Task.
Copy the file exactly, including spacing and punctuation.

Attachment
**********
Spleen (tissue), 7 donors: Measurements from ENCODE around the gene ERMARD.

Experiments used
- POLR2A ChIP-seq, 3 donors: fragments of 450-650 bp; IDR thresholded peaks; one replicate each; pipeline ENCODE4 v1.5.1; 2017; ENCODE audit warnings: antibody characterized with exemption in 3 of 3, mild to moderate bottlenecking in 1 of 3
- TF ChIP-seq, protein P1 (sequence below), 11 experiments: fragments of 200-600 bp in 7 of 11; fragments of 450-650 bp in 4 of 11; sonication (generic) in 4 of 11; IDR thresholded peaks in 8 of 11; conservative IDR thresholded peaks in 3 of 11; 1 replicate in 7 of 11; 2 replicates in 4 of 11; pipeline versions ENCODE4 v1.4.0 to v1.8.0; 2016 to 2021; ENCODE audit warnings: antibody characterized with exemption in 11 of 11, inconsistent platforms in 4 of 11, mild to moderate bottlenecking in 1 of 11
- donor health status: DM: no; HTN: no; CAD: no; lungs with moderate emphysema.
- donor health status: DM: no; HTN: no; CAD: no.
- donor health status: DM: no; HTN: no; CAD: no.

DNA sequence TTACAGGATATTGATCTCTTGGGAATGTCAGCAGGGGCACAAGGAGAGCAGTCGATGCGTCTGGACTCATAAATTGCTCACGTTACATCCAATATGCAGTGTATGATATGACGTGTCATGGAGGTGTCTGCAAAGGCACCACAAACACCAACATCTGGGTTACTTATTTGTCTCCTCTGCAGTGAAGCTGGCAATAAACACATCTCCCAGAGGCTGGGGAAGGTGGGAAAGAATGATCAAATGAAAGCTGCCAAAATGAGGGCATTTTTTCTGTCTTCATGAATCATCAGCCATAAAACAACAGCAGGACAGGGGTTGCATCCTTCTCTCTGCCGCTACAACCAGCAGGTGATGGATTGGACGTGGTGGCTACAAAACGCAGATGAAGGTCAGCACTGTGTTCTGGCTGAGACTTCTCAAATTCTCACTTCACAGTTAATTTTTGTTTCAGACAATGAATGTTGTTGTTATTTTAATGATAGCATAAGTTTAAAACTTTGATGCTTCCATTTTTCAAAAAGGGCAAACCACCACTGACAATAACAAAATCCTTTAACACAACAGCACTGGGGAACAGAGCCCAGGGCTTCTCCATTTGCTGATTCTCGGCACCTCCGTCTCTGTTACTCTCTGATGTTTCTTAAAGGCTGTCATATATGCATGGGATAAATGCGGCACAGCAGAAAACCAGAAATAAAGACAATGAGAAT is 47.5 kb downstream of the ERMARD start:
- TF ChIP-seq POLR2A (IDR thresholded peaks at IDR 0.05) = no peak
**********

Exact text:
Spleen (tissue), 7 donors: Measurements from ENCODE around the gene ERMARD.

Experiments used
- POLR2A ChIP-seq, 3 donors: fragments of 450-650 bp; IDR thresholded peaks; one replicate each; pipeline ENCODE4 v1.5.1; 2017; ENCODE audit warnings: antibody characterized with exemption in 3 of 3, mild to moderate bottlenecking in 1 of 3
- TF ChIP-seq, protein P1 (sequence below), 11 experiments: fragments of 200-600 bp in 7 of 11; fragments of 450-650 bp in 4 of 11; sonication (generic) in 4 of 11; IDR thresholded peaks in 8 of 11; conservative IDR thresholded peaks in 3 of 11; 1 replicate in 7 of 11; 2 replicates in 4 of 11; pipeline versions ENCODE4 v1.4.0 to v1.8.0; 2016 to 2021; ENCODE audit warnings: antibody characterized with exemption in 11 of 11, inconsistent platforms in 4 of 11, mild to moderate bottlenecking in 1 of 11
- donor health status: DM: no; HTN: no; CAD: no; lungs with moderate emphysema.
- donor health status: DM: no; HTN: no; CAD: no.
- donor health status: DM: no; HTN: no; CAD: no.

DNA sequence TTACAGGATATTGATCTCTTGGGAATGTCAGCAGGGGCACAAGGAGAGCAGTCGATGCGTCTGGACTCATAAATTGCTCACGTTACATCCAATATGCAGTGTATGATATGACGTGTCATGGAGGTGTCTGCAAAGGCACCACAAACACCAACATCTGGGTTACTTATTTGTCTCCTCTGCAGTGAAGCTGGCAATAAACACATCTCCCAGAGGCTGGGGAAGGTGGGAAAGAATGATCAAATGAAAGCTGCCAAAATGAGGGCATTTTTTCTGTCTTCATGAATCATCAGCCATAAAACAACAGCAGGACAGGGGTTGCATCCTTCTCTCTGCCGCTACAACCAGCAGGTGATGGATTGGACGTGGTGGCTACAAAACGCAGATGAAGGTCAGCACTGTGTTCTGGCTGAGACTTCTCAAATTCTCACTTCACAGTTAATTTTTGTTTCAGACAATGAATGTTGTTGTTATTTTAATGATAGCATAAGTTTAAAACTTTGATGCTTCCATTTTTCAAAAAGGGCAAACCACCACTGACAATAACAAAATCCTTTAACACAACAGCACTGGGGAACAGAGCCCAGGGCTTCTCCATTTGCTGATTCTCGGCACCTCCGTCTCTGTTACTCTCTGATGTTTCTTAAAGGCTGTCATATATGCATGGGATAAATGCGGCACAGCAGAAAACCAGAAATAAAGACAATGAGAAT is 47.5 kb downstream of the ERMARD start:
- TF ChIP-seq POLR2A (IDR thresholded peaks at IDR 0.05) = no peak